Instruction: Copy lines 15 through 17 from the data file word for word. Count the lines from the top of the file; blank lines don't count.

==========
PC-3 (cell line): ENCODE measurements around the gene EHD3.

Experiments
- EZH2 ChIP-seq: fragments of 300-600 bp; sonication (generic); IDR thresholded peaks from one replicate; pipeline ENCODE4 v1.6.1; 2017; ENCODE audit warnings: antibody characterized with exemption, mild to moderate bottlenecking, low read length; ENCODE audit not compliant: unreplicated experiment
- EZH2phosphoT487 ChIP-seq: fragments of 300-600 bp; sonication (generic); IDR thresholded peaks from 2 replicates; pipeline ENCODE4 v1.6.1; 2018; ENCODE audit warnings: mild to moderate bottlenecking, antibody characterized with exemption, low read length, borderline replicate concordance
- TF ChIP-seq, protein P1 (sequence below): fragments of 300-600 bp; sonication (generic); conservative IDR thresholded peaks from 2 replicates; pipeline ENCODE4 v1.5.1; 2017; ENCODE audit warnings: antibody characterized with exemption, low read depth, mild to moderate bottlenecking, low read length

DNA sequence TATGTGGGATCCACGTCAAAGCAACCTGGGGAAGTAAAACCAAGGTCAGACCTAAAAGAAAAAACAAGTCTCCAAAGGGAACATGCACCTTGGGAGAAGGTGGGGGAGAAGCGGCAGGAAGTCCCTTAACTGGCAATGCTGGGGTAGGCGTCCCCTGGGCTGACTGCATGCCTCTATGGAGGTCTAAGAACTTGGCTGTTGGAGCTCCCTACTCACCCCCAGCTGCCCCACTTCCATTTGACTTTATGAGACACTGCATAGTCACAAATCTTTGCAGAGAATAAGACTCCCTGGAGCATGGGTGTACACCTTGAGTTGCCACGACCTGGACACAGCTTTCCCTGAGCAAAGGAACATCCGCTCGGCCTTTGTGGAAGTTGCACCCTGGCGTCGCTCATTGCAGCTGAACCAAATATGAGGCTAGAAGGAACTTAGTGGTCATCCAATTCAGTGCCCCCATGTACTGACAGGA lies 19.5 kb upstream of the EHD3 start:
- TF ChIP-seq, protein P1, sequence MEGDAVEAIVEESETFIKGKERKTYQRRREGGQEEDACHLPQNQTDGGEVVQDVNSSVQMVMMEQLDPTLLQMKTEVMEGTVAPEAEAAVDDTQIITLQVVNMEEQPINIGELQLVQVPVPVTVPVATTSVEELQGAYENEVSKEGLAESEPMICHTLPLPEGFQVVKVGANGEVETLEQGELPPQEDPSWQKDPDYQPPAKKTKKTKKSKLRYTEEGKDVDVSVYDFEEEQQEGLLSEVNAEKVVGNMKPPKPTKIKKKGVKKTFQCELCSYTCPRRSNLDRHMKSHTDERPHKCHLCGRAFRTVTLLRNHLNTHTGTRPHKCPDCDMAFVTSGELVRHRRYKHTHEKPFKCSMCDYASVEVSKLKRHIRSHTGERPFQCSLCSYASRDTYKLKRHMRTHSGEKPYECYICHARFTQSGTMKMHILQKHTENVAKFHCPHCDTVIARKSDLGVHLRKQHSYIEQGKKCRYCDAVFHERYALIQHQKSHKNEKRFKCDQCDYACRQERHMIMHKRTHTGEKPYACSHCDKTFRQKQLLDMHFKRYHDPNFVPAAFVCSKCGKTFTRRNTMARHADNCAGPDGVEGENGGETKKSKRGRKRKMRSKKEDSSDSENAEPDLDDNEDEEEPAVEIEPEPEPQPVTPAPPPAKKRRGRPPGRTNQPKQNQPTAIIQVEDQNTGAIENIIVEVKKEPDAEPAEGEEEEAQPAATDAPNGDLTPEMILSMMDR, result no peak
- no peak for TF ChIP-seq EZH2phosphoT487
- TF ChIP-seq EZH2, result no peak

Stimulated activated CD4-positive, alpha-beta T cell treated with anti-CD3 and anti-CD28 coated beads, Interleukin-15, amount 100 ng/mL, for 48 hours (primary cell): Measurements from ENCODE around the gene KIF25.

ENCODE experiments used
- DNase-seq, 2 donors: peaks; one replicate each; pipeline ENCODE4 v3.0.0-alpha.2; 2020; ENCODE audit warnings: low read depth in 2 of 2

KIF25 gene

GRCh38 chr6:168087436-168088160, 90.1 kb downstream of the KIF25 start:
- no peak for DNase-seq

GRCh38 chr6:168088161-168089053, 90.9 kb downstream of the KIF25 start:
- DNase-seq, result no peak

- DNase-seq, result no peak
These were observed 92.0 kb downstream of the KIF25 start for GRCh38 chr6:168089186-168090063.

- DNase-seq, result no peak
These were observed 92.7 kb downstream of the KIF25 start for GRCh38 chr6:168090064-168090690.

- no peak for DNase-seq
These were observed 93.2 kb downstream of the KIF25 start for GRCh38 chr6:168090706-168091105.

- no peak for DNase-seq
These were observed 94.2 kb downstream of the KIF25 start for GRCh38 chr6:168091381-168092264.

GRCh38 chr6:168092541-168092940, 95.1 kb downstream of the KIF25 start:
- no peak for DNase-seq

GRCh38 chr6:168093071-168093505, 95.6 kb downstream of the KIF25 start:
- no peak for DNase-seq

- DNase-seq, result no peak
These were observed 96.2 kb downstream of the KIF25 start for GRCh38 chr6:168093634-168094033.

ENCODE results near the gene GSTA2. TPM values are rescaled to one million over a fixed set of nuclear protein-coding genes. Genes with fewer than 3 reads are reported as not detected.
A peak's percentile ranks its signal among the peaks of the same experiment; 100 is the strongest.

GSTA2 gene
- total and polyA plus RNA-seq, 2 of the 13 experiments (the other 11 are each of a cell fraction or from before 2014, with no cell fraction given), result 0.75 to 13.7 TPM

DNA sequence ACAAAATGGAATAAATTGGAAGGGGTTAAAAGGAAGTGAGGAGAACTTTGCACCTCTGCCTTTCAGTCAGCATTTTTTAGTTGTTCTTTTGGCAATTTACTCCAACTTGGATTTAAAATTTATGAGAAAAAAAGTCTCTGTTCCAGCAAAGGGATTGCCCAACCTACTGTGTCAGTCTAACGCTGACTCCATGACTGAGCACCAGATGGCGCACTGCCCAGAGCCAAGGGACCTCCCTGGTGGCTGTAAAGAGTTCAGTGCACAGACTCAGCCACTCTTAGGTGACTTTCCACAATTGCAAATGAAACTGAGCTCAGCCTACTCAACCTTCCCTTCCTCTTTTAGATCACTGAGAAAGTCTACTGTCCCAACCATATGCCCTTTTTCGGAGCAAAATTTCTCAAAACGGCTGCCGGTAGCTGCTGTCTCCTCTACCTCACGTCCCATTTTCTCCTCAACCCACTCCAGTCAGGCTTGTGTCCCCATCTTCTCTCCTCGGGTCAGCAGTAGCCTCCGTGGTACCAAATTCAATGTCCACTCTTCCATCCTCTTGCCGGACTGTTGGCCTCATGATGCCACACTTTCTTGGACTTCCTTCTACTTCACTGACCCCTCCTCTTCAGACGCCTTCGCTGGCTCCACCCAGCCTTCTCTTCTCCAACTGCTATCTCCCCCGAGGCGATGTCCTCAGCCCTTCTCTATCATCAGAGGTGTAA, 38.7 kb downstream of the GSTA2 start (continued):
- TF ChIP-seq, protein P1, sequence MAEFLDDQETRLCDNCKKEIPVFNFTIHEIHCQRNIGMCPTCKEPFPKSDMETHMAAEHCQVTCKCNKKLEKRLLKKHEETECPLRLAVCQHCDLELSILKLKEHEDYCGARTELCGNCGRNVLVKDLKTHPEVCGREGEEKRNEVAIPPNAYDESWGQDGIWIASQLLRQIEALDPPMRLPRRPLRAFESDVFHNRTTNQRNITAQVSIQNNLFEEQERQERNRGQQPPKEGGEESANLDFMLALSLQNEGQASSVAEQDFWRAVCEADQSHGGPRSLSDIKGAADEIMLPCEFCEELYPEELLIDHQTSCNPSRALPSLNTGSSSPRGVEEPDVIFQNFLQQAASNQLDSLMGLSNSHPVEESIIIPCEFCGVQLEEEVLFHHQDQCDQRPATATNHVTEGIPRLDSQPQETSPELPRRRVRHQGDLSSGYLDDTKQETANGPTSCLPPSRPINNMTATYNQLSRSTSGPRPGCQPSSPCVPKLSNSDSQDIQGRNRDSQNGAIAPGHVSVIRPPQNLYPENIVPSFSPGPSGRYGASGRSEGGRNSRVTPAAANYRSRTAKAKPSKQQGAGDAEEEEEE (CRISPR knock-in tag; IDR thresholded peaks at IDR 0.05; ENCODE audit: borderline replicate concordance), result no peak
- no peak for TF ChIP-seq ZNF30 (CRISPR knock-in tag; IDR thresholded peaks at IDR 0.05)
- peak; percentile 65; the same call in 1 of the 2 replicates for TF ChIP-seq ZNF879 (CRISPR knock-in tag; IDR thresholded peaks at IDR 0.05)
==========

- no peak for DNase-seq

GRCh38 chr6:168088161-168089053, 90.9 kb downstream of the KIF25 start:
- DNase-seq, result no peak